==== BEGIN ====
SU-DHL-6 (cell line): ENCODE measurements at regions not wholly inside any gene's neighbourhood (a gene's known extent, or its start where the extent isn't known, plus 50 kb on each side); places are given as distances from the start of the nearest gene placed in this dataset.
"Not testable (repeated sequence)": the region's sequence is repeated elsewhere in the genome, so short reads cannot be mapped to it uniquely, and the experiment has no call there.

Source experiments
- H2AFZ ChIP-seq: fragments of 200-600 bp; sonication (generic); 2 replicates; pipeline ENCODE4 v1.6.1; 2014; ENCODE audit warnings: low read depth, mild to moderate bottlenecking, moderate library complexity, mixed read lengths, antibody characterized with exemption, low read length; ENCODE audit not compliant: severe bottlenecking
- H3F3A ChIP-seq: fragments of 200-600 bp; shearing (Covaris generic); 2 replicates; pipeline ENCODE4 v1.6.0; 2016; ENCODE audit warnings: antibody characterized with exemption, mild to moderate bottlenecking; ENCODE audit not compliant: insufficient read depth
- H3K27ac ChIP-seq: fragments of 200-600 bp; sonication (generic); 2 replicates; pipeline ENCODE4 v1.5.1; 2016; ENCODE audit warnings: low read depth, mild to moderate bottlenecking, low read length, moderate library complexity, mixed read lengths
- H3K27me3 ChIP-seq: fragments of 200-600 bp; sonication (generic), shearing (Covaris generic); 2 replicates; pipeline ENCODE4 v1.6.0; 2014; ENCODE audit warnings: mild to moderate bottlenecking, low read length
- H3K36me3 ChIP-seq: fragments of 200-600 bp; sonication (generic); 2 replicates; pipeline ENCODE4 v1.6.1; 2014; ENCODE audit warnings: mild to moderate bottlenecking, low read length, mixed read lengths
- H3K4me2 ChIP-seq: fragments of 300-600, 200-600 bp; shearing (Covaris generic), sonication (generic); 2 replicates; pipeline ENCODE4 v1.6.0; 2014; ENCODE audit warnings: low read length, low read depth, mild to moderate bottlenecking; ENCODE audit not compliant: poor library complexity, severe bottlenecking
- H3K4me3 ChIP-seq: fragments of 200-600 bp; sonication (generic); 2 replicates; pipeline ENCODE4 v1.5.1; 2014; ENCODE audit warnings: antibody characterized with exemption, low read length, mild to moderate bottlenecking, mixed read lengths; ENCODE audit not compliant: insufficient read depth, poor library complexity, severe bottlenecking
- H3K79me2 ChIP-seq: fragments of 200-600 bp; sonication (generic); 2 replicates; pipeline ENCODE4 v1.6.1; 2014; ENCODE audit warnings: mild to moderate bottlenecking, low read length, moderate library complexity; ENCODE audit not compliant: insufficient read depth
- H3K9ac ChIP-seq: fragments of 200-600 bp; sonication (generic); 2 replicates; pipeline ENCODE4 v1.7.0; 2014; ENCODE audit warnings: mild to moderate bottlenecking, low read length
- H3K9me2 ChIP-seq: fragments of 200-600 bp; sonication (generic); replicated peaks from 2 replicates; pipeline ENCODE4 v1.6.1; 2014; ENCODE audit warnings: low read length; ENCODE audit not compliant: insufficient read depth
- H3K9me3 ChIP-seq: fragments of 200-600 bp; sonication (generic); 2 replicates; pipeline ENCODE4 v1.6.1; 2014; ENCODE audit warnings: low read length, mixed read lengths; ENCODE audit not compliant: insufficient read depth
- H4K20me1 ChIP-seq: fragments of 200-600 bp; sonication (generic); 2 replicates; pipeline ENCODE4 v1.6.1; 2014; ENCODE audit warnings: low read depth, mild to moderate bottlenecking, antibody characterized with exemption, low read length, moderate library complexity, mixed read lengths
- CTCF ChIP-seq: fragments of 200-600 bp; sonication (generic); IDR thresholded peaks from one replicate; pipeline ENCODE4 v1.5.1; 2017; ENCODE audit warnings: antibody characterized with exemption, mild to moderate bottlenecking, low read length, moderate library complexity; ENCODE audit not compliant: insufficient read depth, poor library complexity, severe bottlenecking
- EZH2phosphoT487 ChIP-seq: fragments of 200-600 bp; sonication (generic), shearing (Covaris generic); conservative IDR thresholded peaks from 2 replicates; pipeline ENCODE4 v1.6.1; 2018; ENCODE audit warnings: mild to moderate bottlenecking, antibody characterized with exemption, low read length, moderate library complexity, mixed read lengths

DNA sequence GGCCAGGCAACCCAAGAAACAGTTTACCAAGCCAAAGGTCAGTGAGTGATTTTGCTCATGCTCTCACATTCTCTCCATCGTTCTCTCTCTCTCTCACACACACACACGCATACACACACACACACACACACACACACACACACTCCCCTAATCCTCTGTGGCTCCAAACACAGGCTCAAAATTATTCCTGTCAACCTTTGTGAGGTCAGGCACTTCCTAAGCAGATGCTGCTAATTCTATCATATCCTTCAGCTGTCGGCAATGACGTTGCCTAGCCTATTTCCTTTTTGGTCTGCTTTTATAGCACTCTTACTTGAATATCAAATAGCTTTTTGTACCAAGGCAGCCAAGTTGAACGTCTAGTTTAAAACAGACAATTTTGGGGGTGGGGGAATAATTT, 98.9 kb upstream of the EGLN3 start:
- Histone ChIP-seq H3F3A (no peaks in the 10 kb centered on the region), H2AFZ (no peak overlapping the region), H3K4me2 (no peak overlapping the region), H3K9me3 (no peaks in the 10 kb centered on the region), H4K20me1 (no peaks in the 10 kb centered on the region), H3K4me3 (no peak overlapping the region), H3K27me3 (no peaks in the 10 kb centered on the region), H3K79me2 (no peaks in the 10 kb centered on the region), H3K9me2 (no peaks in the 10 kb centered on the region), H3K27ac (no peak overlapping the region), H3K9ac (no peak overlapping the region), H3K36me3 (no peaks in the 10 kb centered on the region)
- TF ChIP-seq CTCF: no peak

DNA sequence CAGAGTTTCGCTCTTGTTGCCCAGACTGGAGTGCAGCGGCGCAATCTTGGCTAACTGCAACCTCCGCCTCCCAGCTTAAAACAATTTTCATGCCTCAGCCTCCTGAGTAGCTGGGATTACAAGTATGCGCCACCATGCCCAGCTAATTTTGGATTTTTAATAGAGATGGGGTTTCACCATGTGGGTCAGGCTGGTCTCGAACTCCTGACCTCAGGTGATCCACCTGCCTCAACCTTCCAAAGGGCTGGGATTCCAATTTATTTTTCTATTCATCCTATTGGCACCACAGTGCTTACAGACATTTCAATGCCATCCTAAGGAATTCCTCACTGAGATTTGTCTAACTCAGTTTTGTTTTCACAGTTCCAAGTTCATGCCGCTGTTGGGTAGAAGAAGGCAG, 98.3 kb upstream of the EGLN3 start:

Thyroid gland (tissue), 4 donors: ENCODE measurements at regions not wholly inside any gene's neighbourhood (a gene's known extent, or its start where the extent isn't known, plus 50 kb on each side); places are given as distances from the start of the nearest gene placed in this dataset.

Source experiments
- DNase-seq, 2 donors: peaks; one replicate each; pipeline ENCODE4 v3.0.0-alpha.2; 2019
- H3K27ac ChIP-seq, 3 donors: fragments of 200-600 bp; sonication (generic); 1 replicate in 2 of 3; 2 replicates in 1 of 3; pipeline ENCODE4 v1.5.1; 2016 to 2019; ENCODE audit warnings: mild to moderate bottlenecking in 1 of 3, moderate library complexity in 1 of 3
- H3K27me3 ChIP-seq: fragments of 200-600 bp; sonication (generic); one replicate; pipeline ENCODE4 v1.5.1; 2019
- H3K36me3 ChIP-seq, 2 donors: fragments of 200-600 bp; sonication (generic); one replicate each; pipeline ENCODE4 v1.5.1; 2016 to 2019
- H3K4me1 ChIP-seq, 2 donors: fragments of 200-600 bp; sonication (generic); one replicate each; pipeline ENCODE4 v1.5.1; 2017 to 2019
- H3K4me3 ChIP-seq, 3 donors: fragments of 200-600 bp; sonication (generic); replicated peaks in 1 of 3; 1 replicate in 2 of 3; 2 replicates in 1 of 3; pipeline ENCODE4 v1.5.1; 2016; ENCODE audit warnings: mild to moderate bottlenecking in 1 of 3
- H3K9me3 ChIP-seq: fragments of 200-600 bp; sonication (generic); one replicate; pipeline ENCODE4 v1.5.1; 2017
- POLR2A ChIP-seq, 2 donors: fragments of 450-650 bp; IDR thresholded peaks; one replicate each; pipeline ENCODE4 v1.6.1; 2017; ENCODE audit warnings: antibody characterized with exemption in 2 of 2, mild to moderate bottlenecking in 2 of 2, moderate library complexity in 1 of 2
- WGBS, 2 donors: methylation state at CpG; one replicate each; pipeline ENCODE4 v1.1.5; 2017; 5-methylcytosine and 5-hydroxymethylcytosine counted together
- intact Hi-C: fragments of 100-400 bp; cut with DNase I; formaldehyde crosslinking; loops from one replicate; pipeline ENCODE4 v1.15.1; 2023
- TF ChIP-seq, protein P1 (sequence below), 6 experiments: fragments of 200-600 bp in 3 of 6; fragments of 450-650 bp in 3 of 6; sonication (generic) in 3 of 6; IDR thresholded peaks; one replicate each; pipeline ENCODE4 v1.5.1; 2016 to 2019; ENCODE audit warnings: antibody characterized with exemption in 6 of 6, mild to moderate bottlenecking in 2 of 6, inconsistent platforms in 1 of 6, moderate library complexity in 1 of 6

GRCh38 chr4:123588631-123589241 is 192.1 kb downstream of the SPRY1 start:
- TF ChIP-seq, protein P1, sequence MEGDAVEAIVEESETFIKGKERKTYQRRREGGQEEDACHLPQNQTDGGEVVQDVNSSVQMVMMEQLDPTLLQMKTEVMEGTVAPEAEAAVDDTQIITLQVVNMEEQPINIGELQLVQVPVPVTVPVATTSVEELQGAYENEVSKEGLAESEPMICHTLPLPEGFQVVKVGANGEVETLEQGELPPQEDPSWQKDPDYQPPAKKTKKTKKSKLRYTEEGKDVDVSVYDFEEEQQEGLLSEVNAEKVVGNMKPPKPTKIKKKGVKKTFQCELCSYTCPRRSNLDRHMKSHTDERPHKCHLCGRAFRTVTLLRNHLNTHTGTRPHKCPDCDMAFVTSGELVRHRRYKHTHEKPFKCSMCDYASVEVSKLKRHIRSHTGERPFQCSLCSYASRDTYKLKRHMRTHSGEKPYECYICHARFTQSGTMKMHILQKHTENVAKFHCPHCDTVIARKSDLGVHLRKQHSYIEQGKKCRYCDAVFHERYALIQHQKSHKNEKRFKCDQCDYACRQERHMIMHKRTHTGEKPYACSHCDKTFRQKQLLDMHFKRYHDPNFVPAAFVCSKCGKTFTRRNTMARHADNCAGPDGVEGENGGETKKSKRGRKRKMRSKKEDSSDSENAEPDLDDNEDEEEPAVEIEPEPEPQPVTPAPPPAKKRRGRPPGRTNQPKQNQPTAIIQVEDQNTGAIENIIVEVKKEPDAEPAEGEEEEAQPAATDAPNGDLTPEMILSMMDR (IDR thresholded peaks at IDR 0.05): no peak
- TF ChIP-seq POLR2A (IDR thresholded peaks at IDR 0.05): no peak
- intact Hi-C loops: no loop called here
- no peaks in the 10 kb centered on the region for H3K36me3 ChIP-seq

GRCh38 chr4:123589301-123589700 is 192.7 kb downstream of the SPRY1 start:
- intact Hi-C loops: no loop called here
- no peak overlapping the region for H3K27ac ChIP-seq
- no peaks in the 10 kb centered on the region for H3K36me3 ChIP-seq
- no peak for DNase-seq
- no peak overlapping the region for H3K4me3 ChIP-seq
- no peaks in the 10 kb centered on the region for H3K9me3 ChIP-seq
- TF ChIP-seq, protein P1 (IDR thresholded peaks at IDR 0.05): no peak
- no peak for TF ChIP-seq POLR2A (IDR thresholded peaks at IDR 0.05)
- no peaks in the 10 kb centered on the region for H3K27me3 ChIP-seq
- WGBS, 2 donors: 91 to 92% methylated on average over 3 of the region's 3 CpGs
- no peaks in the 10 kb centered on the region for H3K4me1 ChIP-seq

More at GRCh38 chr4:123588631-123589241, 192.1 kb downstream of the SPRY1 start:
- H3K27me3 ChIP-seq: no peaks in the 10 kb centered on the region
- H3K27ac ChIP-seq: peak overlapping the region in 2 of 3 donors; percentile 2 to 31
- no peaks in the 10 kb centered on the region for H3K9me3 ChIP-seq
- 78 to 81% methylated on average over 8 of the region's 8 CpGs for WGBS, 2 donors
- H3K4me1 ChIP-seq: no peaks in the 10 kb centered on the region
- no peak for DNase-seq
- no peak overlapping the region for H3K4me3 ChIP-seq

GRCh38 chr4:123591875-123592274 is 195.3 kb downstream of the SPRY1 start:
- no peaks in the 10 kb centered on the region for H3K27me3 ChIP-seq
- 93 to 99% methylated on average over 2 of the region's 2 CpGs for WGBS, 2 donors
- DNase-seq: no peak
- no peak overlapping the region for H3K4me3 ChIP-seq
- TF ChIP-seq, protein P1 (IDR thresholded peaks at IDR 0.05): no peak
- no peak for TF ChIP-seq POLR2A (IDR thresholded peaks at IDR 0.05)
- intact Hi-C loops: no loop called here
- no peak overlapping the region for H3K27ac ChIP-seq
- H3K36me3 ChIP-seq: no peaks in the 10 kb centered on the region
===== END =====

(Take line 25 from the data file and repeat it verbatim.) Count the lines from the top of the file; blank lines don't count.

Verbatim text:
- H3K27ac ChIP-seq, 3 donors: fragments of 200-600 bp; sonication (generic); 1 replicate in 2 of 3; 2 replicates in 1 of 3; pipeline ENCODE4 v1.5.1; 2016 to 2019; ENCODE audit warnings: mild to moderate bottlenecking in 1 of 3, moderate library complexity in 1 of 3